Given the Corolla’s dramatic disadvantages in interior space, features, safety equipment, crash-test ratings and technology, you’d think the small Toyota would offer a dramatically lower base price than the equivalent Civic. And indeed, a base-level Corolla L touts a base price of just $18,300 with shipping, undercutting the base-level Civic LX by $1,300.
But that doesn’t tell the whole story. A base-level Corolla L also does without necessities such as remote keyless entry, cruise control and variable intermittent wipers, all of which come with the Civic LX. The Civic also touts automatic headlights, a backup camera and automatic climate control, all of which are optional in the Corolla.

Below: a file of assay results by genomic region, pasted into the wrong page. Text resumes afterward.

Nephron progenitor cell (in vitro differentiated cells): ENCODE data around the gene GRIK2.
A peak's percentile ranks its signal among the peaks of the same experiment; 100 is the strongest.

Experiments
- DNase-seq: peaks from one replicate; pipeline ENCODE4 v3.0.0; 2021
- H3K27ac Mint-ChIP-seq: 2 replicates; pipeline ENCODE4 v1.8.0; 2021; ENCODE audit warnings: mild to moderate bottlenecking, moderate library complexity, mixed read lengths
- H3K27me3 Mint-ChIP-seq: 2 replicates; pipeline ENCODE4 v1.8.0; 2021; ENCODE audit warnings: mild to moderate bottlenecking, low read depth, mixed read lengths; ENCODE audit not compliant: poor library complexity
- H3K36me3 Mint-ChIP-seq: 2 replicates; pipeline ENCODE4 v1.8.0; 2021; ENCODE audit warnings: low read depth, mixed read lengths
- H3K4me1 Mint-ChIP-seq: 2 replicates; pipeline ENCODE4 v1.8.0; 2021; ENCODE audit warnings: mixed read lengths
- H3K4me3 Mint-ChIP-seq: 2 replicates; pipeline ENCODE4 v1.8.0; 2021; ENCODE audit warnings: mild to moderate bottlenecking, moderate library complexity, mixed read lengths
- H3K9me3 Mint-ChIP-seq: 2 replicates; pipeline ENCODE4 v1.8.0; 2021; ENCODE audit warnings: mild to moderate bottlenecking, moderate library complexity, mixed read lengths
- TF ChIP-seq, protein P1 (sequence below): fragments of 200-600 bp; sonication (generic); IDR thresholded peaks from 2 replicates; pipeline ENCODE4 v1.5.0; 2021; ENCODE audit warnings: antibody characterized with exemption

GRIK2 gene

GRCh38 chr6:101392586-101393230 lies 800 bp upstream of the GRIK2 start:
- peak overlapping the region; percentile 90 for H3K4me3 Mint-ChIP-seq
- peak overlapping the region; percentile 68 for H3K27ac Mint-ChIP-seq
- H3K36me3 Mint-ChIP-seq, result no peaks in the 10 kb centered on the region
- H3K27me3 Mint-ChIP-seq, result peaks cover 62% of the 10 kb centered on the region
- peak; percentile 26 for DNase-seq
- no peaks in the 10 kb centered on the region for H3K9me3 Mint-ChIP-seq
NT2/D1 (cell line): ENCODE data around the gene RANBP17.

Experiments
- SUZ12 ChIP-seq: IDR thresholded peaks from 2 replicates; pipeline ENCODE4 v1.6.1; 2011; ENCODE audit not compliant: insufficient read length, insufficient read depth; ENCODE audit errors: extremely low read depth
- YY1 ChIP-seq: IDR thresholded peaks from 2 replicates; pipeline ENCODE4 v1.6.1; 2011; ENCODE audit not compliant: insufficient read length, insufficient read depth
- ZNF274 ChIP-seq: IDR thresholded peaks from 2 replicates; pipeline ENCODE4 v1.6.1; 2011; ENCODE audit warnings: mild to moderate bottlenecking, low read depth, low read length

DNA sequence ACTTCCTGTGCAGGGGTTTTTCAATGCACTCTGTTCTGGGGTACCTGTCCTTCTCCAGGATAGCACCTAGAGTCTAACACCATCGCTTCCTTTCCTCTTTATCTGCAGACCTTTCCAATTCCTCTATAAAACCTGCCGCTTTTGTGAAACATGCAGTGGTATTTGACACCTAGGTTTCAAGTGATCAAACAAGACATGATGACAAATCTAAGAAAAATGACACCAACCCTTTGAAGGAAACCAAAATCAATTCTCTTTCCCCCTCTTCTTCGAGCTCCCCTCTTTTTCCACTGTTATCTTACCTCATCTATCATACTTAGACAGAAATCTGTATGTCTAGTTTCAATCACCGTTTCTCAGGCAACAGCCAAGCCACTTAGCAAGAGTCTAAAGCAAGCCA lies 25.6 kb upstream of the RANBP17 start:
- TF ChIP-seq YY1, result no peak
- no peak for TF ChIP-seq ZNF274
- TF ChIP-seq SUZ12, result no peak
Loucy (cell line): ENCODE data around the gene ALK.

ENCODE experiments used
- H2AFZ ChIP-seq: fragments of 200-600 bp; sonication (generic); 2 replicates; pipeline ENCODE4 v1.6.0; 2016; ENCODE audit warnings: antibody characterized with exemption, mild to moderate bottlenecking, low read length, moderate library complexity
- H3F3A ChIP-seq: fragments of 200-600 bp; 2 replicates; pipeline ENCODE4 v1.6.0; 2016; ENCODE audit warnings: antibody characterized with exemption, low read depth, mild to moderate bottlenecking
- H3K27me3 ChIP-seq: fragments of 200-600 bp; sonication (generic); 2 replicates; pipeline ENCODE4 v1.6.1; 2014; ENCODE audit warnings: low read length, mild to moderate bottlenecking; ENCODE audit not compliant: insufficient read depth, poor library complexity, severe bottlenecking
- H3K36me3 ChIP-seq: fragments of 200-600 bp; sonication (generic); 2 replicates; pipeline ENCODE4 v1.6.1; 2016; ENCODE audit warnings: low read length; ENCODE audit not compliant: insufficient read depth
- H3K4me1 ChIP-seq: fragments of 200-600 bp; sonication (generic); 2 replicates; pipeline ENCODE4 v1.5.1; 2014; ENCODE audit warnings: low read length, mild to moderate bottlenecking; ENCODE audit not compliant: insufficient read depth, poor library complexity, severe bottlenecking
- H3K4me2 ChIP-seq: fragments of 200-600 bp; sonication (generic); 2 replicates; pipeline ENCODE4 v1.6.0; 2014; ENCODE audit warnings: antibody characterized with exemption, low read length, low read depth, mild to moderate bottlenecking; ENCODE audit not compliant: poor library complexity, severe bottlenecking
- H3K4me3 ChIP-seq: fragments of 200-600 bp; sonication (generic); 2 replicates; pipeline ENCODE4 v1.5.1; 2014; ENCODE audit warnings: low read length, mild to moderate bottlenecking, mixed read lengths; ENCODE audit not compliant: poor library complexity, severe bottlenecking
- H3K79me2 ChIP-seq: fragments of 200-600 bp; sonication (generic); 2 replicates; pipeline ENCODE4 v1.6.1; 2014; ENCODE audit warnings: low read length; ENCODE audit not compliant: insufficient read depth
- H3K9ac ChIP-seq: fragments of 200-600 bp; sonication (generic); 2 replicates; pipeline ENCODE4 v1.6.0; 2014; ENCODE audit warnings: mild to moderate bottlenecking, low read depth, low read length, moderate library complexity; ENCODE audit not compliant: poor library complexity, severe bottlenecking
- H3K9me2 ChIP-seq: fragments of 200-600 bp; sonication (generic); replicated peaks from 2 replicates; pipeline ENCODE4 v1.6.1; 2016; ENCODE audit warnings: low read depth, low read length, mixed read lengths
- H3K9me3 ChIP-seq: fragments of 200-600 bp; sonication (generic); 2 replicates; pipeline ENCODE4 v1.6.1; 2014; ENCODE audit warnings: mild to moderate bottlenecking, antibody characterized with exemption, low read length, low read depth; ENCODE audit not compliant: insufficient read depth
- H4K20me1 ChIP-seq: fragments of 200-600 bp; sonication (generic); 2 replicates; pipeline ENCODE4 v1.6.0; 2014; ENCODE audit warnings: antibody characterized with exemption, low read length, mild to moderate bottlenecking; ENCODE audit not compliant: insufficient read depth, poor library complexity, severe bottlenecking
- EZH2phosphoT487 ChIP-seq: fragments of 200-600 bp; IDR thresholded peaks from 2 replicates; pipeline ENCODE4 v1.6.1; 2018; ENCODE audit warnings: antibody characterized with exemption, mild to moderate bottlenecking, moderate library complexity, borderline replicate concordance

Our take: When you account for differences in features, the Corolla isn’t really that much cheaper than the equivalent Civic — and the Civic is a much better car. The result is that the Civic is a much better value than its chief Toyota rival.
This one’s easy: The 2016 Honda Civic is possibly the best compact car on the market, while the Corolla is an average contender. Years from now, we’ll look back on this Civic for changing the shape of the compact-car world, boasting a bold design, larger dimensions and a lot of new technology, while the current Corolla will go down as just an average rival. Our advice: Unless you find a Corolla at a price you just can’t pass up, choose the Civic instead.